Frank Lin and colleagues at Johns Hopkins University has been conducting several long-term studies on dementia. He describes several high risk-factors for dementia, including isolation, which can be a side-effect of hearing loss. Cognitive load processing is more difficult for those with hearing loss and makes it more tiring for them to follow a conversation.
Recently, Dr. Lin has been researching whether there is a connection between hearing loss and dementia. It is unknown if such a connection could be genetic or environmental, but there seems to be an underlying pathological structure that influences both. Dr. Lin continues to follow up on this link. Earlier this year he published another study, using a long standing database showing those with a hearing loss had a “30 to 40 percent faster rate of loss of thinking and memory abilities” than those without a hearing loss. The rates of cognitive decline and hearing loss were directly related in this study.
Dr. Lin is conducting further research into how hearing aids may influence these changes in the brain. We have noted in previous posts that wearing the devices positively affects our lives. Now Dr. Lin is delving into how the use of hearing aids–along with such related issues as the follow-up by the provider, how the instruments were fit, and assistive devices–affects an individual or has an impact on cognition at all.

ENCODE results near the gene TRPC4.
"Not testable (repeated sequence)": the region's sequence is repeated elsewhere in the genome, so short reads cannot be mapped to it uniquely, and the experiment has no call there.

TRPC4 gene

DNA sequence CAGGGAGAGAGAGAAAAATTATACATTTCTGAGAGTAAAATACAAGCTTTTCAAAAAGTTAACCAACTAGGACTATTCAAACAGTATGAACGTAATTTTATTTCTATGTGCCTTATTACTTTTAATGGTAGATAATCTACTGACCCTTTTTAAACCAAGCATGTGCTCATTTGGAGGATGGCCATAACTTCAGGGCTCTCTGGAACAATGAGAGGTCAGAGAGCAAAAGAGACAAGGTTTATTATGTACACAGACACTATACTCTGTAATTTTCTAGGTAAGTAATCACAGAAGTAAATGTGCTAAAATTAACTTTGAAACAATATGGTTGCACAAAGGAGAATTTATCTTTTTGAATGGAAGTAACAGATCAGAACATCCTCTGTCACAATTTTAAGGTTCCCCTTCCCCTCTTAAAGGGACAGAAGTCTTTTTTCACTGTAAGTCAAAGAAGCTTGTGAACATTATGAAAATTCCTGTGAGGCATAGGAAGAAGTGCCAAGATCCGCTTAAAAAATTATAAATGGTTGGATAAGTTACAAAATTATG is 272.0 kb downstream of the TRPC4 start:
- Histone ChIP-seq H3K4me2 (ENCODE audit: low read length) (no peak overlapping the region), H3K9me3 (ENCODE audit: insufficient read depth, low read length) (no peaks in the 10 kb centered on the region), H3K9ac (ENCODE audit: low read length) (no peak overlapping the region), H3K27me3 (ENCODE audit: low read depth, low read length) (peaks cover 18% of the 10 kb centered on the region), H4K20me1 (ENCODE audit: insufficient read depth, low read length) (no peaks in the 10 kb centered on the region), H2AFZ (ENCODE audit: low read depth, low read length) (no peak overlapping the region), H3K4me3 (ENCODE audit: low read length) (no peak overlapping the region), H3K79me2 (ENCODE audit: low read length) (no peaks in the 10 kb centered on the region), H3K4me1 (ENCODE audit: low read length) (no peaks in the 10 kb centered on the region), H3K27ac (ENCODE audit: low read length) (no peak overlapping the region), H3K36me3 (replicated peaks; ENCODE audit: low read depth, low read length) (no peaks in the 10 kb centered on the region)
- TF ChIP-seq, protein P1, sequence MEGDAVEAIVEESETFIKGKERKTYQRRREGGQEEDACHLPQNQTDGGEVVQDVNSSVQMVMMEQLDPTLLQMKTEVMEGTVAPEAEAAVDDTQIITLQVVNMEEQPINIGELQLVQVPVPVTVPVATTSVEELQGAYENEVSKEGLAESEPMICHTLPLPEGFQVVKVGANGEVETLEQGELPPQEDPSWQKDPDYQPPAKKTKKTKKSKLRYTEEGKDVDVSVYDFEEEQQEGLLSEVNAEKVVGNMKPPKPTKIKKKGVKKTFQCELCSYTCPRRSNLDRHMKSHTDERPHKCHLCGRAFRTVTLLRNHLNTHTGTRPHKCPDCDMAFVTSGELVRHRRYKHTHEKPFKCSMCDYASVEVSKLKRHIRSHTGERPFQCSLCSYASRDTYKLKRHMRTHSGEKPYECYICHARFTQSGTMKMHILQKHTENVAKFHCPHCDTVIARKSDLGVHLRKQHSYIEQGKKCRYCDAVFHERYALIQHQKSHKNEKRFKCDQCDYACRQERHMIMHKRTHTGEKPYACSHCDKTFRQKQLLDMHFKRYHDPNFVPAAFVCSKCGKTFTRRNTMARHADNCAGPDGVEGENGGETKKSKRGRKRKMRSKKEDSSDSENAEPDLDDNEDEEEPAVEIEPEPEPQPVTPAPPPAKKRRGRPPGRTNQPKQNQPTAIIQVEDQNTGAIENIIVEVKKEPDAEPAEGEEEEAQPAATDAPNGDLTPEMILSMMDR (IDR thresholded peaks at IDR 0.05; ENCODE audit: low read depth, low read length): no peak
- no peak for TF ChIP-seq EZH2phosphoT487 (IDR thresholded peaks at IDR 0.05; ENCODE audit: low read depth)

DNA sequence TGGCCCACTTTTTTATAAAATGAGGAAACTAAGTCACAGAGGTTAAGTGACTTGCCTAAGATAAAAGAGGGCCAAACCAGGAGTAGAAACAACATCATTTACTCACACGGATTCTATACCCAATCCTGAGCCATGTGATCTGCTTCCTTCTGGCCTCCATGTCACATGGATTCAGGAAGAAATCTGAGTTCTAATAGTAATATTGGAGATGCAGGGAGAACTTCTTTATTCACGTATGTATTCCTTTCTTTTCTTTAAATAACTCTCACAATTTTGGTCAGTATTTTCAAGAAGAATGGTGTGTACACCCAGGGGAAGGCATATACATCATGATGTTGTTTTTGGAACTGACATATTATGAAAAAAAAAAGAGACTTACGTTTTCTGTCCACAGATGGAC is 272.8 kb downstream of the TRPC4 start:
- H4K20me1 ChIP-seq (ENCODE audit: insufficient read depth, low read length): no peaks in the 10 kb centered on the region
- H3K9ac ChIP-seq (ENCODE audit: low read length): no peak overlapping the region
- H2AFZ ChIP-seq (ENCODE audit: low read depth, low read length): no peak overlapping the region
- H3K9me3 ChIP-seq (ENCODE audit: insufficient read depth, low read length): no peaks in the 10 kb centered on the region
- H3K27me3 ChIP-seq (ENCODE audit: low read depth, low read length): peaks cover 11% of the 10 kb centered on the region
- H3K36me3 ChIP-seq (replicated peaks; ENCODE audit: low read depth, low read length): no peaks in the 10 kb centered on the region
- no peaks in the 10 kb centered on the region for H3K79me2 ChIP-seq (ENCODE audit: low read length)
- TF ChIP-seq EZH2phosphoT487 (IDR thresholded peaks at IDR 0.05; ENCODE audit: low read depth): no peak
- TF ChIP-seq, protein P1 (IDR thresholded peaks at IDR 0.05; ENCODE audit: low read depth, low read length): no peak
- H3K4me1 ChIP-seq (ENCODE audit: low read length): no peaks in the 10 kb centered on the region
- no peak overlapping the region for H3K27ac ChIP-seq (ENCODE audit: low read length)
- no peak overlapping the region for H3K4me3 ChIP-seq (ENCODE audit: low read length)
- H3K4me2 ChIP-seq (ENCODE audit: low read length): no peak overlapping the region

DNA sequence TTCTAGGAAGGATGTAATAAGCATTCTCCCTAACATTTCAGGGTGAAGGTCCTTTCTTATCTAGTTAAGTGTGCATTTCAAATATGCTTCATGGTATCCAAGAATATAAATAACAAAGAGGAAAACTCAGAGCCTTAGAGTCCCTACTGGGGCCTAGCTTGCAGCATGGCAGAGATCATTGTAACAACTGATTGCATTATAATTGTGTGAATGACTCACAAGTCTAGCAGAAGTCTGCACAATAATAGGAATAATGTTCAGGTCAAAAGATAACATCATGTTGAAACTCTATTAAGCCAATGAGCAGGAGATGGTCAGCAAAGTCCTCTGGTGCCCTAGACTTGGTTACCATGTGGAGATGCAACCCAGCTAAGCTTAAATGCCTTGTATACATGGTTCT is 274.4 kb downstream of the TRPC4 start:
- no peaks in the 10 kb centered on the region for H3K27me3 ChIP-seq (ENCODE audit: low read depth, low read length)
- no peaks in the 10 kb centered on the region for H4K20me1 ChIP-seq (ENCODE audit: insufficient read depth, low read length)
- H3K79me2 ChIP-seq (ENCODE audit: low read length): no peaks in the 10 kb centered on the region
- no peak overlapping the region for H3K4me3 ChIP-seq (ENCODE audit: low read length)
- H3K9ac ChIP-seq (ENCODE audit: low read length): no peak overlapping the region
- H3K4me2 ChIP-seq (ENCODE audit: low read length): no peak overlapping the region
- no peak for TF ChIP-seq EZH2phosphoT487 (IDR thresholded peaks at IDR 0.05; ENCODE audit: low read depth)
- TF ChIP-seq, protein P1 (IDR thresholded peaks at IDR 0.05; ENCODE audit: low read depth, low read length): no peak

A few weeks ago a study was released on how Dementia affects longevity. Dementia affects so many aspects of a person’s life that research is finding that those with dementia die earlier than those without . Those who are at high risk for dementia genetically have more issues to be concerned with. I ran across an excellent article in the New York Times from the perspective of someone with hearing loss who has a history of dementia in her family. She is following Dr. Lin’s studies very closely. She, like our own Gael Hannan, is a model for those with hearing loss. They wear their devices (hearing aids and or cochlear implants) and they get out into the world, even when it is so much more challenging than it would be without a hearing loss. Katherine Bouton, an editor for the NY Times, is ever hopeful that what we suspect, namely that taking care of your hearing loss early, helps stave off dementia. Not only for a cognitive reason, but for quantity and quality of life issues as well.
By HHTM Editors